New report suggests female CEOs are not paying themselves enough

As more startup businesses slowly recover from the rapid decline in revenue caused by the pandemic, female CEO are paying themselves less than their male counterparts, according to the latest report from New York City-based accounting firm Cruise Consulting.

The report analyzed 250 seed and venture-funded startups in the US and found that the pay gap between female and male startup CEOs widened four times in 2022 compared to the end of 2019. The difference clocks in at $20,000 in 2022, up from $5,000 in 2019.

Compared to 2021, 2022 saw an increase of only $1,000 annually for female CEOs, while male CEOs saw a $5,000 increase in salary. For every dollar in men’s salaries, female CEOs earned:

  • 2022: $0.86
  • 2021: $0.89
  • 2020: $0.69
  • 2019: $0.96

The study also noted a startling difference in how male and female CEOs have responded to the pandemic. On average, female startup CEOs have cut their pay by 30 percent during the coronavirus outbreak (bringing salaries from $101,000 in 2020 to $138,000 in 2019), while male CEOs have increased themselves (upping their pay in 2020). increased to $146,000, up from $143,000 in 2019).

“As the gender pay gap persists, it is important for companies to set an example of equal pay from the top,” said Tanya Janssen, co-founder of Compensation Management Software Solutions Company. becom“Women CEOs, and all women at any level, regardless of role, deserve fair pay,” tells Inc.

In addition to underpaid, women leaders are underrepresented in the workplace – even worse The collapse of the child care sector and the inaccessibility of after-school programs due to the pandemic. the risk of mothers leaving the labor force Lost wages and economic activity slashed working hours to $64.5 billion a year to cover lost wages and responsibilities of care in economic activity, according to a report by the Center for American Progress, a public policy think tank in Washington, DC.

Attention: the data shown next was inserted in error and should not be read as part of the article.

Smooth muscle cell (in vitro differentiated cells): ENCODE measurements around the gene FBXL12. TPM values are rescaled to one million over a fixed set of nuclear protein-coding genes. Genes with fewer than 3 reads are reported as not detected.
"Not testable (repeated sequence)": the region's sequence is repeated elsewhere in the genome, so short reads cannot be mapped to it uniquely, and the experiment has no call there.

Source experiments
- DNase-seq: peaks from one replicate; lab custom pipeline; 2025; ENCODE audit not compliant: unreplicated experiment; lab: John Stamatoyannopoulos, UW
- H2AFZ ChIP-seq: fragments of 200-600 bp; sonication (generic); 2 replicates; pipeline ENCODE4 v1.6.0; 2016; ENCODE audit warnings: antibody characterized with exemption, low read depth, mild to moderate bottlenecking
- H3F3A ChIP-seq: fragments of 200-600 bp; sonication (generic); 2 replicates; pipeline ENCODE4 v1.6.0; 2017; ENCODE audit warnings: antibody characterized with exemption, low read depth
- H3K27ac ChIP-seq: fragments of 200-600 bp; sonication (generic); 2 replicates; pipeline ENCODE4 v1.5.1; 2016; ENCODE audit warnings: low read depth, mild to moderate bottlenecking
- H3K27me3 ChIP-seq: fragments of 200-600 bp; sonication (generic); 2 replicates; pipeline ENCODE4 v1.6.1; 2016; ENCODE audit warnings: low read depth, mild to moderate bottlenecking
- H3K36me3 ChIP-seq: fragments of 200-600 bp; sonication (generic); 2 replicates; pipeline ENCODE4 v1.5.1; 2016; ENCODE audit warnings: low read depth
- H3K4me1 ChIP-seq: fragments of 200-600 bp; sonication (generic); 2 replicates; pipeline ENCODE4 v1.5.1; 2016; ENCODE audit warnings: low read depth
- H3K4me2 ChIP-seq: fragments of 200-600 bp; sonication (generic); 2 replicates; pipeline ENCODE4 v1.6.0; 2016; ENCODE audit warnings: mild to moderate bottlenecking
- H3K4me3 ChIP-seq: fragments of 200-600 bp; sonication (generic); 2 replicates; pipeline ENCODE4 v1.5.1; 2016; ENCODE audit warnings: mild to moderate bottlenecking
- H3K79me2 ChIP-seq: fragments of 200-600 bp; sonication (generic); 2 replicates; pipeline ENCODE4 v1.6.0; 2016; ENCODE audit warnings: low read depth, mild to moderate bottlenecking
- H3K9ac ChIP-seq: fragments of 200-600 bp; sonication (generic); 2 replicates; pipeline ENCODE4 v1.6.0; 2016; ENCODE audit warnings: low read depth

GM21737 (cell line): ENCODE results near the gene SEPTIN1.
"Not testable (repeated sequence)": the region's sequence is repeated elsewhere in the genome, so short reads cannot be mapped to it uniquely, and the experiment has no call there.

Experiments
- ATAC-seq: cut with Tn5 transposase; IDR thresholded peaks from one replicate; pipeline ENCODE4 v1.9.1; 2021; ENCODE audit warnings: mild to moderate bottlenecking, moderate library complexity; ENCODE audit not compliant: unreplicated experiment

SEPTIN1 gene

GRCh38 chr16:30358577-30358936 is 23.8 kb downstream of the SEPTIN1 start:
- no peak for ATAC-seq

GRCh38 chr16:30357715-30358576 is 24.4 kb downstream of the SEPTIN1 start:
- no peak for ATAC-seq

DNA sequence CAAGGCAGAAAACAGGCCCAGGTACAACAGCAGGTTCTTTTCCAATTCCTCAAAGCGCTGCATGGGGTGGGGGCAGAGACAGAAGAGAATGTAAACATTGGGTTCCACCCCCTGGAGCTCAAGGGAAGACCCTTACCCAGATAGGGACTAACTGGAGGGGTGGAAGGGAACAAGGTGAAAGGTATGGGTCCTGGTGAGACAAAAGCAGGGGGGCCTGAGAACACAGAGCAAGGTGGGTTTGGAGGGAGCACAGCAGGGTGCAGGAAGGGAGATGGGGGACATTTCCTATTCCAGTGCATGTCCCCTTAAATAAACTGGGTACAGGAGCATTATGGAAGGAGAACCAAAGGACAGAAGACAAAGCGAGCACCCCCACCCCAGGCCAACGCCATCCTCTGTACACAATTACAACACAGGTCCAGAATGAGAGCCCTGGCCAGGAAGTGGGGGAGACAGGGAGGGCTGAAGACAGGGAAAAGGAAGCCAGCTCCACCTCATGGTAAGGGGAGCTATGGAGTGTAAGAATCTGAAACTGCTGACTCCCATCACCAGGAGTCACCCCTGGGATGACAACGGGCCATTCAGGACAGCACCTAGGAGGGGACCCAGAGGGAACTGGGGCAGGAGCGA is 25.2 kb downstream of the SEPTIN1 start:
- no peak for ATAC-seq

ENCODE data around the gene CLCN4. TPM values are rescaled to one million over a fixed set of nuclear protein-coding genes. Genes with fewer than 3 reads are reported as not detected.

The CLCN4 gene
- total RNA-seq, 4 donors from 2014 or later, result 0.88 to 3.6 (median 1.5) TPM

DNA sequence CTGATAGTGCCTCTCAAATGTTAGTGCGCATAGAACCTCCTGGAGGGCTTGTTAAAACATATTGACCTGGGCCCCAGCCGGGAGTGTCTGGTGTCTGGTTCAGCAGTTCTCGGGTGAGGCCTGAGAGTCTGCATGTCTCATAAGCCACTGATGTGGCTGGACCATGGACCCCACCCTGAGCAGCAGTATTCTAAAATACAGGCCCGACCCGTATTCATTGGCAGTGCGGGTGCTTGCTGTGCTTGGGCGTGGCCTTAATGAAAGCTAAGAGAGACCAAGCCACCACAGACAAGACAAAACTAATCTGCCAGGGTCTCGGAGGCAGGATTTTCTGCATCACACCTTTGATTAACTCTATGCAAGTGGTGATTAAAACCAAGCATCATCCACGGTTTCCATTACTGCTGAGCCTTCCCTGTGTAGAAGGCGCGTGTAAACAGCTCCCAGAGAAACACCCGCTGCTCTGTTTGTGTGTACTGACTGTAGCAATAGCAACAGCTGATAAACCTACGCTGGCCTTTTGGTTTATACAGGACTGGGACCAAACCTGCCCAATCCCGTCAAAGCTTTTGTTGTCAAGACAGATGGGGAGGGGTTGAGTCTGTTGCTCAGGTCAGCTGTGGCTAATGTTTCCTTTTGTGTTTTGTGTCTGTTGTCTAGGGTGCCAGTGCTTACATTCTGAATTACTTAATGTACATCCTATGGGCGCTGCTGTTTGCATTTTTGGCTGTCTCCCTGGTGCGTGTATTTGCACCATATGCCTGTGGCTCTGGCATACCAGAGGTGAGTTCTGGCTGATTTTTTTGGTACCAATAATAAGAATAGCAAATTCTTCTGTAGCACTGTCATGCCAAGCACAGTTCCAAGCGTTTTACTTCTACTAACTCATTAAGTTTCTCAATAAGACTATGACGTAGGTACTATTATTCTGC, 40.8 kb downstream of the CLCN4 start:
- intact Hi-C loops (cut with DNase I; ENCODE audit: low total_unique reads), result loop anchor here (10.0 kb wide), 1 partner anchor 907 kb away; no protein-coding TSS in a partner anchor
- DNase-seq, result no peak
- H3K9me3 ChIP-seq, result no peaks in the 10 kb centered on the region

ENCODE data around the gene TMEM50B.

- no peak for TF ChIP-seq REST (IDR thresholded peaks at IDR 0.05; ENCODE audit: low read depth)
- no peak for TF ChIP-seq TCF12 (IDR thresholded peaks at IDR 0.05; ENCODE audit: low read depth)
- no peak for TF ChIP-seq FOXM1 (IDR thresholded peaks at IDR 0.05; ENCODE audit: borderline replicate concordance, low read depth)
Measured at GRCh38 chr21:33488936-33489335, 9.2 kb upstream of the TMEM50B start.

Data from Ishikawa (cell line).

There are three ways to determine what to pay yourself.

Talk to Other CEOs in Your Industry

Find fellow business leaders in your industry and see what everyone else is doing. One way to network with other CEOs is by participating in forums and community organizations. love the organization fourth floor, Women’s Founders CollectiveAnd million dollar woman Help women leaders connect and exchange values. Members also share information such as where to get board seats and next investment opportunities. Don’t hesitate to ask questions to other business leaders, as they may have questions for you as well.

arm yourself with data

“In general, CEOs aren’t always what they say about their salaries — especially in large corporations where salaries are often set by the board,” Jensen says. Additionally, in the startup sector, women-founded companies get justice. 2.3 percentage of total VC funding, making it more difficult for women to lead high-revenue companies, and thus paying themselves more.”

While negotiating with the board for a higher salary, it is important to be equipped with data. free online resources like US Bureau of Labor Statistics And Pew Research Center Income Calculator Provide statistical earnings reports categorized by industries, sectoral parameters, your business’s stage of growth and how it is performing.

“For women executives who have more control over their own pay, armed with data about what other CEOs make in their industry, and providing an argument for why they should, their pay should be reduced to their own. It’s important to raise to the same level as the male counterpart,” Janssen says. “Fighting for equal pay even at the executive level sets a positive precedent for women in other positions advocating for their fair pay.”

don’t underestimate yourself

Women have a tendency to underestimate themselves. Avoiding this behavior starts with believing in yourself and practicing self-confidence. Simply rehearsing confident statements and phrases can also help people gain courage.

“Don’t be afraid to try. Look for opportunities, take your place at the table, share your thoughts and comments,” Vanessa Jacobson, CEO of Blow Dry Bar, North America’s largest blow dry bar franchise, told Inc. in March. . ,

Jacobson explains that as a leader, you have to prove to yourself that you are capable, so you have the power to face challenges, to be respected, and to encourage others to listen. Once that happens, maybe you’ll realize your worth.